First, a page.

and can beat up to 200 times per minute!

Despite their petite size, hummingbirds have mega-brains. Their brains constitute 4.2% of their body weight, greater than any other bird, and greater than human beings whose brains are about 2% of their body mass. Hummers remember how to fly thousands of miles, they know and remember which humans can be counted on to feed them, and they remember which flowers have the best nectar.

Cheers to you from the small but mighty hummer~

Seconds~

The most,

hummers get,

to rest,

all day.

Their daylight hours are spent packing on calories,

to survive their torporous nights.

Cheers to you from the resting hummers~

(Click the photos to enlarge if you would like to see more detail.)

Are You Down for a Series? #1 Flight~

Hummingbirds in flight are difficult photos for me.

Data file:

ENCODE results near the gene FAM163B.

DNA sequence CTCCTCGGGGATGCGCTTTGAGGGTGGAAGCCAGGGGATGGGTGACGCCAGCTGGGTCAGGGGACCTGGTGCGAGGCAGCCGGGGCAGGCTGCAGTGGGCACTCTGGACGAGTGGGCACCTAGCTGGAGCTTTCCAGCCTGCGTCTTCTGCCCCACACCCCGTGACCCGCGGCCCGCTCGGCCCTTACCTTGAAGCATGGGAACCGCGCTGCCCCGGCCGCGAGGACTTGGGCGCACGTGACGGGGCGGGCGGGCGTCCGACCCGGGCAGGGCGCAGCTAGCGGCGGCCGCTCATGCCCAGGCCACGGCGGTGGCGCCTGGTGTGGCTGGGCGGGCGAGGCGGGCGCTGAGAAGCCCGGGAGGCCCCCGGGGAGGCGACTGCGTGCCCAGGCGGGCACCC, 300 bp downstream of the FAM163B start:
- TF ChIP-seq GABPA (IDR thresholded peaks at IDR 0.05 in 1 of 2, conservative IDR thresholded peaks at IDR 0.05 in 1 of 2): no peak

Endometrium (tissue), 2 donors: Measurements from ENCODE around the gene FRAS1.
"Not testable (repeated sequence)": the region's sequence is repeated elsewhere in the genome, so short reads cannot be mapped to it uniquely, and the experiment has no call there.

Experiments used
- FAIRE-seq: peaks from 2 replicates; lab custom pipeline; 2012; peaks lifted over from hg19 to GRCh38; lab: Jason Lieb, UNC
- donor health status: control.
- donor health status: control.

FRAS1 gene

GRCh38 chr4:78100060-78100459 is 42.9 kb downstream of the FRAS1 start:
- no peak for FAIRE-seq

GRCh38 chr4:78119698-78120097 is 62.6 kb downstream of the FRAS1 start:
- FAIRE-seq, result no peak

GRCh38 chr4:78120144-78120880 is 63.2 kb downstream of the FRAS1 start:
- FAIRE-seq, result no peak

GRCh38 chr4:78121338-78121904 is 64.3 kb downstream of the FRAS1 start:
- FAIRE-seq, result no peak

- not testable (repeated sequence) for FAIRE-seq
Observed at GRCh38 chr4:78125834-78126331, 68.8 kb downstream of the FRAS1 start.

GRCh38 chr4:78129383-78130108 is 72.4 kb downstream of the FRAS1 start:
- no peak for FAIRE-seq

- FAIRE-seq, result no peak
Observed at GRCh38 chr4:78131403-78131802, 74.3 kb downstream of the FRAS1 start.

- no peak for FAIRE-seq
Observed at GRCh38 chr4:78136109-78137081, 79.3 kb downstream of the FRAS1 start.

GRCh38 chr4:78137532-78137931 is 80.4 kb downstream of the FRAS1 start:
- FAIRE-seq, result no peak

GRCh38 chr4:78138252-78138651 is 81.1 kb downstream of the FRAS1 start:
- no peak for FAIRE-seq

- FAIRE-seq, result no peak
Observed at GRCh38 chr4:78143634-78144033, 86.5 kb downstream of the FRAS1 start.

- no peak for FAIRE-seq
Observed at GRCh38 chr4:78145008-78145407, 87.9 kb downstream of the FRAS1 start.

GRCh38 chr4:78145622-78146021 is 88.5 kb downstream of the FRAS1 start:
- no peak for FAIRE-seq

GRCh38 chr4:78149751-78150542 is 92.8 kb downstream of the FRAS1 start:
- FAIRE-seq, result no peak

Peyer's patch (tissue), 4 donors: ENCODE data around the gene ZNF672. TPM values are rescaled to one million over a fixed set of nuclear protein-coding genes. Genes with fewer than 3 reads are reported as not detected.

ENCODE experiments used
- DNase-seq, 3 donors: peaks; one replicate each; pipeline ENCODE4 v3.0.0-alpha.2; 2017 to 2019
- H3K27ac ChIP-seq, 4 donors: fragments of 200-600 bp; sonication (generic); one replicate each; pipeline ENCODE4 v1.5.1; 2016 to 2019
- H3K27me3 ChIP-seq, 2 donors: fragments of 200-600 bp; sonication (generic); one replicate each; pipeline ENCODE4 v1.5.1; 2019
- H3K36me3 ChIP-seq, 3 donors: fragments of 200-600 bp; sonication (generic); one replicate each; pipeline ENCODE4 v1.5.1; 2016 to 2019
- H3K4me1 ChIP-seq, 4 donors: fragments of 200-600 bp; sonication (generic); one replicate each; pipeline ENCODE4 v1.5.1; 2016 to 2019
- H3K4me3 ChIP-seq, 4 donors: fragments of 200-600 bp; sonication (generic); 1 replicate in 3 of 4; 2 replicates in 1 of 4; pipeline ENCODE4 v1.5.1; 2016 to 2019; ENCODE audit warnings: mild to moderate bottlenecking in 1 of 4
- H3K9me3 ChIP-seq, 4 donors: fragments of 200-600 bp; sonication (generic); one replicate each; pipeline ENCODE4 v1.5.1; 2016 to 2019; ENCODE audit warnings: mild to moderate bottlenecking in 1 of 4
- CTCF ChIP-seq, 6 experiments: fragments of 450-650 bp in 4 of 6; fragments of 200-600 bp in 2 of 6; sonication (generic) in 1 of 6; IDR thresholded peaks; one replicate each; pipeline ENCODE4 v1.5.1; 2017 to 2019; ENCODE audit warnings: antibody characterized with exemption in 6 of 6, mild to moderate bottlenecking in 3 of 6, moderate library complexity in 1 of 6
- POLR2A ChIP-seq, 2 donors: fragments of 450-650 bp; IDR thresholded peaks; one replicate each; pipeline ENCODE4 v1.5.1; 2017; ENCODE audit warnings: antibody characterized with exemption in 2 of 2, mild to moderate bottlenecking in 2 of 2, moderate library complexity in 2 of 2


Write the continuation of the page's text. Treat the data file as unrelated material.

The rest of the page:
You can see his tongue here,

and here.

The world has been so depressing for such a long time now,

that I am sharing some of what keeps me going.

And risk boring you with too many photos.

I am going to post a series of hummingbirds, macros are next.

Hummingbirds help me realize how hopeful the world still is.

I hope they help you too. Cheers to you from The Holler Hummers~

Mockers~

I’ve respected mockingbirds since I was a kid when I watched one pick up a snake that was threatening it’s nest and repeatedly dash it on the pavement from high in the sky.

My childhood friend rescued a baby mockingbird and it became her pet. It flew freely about the house and held it’s own with her family’s five cats.

They are feisty and assertive birds and they are talented musicians.

They don’t just mimic the sounds they hear, they also compose, morphing the timber,

and tune, to make their songs more melodic.

Mockingbirds are night singers in the spring and summertime at The Holler.

Juvenile and adult males without mates sing at night to attract females.

I love falling to sleep at night listening to their vocal repertoires.

Cheers to you from The Holler musicians~